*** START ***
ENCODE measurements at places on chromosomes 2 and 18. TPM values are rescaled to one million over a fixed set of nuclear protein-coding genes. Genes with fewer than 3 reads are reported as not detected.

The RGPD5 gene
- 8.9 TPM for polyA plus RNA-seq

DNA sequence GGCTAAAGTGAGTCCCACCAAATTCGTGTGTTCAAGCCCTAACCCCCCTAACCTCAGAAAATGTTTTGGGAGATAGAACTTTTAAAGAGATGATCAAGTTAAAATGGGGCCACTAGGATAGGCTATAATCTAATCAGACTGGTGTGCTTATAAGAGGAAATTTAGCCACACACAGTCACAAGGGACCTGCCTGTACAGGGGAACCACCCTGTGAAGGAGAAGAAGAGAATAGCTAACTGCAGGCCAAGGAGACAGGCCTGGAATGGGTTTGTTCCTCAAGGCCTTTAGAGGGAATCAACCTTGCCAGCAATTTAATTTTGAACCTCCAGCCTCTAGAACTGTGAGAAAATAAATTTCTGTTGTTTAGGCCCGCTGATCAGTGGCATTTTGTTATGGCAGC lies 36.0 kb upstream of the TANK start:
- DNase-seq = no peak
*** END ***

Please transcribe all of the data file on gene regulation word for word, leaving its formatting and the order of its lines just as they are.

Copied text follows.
ENCODE measurements at places on chromosomes 2 and 18. TPM values are rescaled to one million over a fixed set of nuclear protein-coding genes. Genes with fewer than 3 reads are reported as not detected.

The RGPD5 gene
- 8.9 TPM for polyA plus RNA-seq

DNA sequence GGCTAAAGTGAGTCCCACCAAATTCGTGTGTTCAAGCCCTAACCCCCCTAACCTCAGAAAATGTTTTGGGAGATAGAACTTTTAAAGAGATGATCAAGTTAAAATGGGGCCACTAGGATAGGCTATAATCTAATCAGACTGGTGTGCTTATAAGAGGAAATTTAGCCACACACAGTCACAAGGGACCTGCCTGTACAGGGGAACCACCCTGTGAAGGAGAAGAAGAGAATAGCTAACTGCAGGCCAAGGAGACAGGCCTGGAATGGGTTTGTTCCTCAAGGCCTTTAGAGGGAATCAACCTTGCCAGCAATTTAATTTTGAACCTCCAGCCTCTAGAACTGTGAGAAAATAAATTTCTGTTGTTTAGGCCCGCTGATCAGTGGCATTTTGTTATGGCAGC lies 36.0 kb upstream of the TANK start:
- DNase-seq = no peak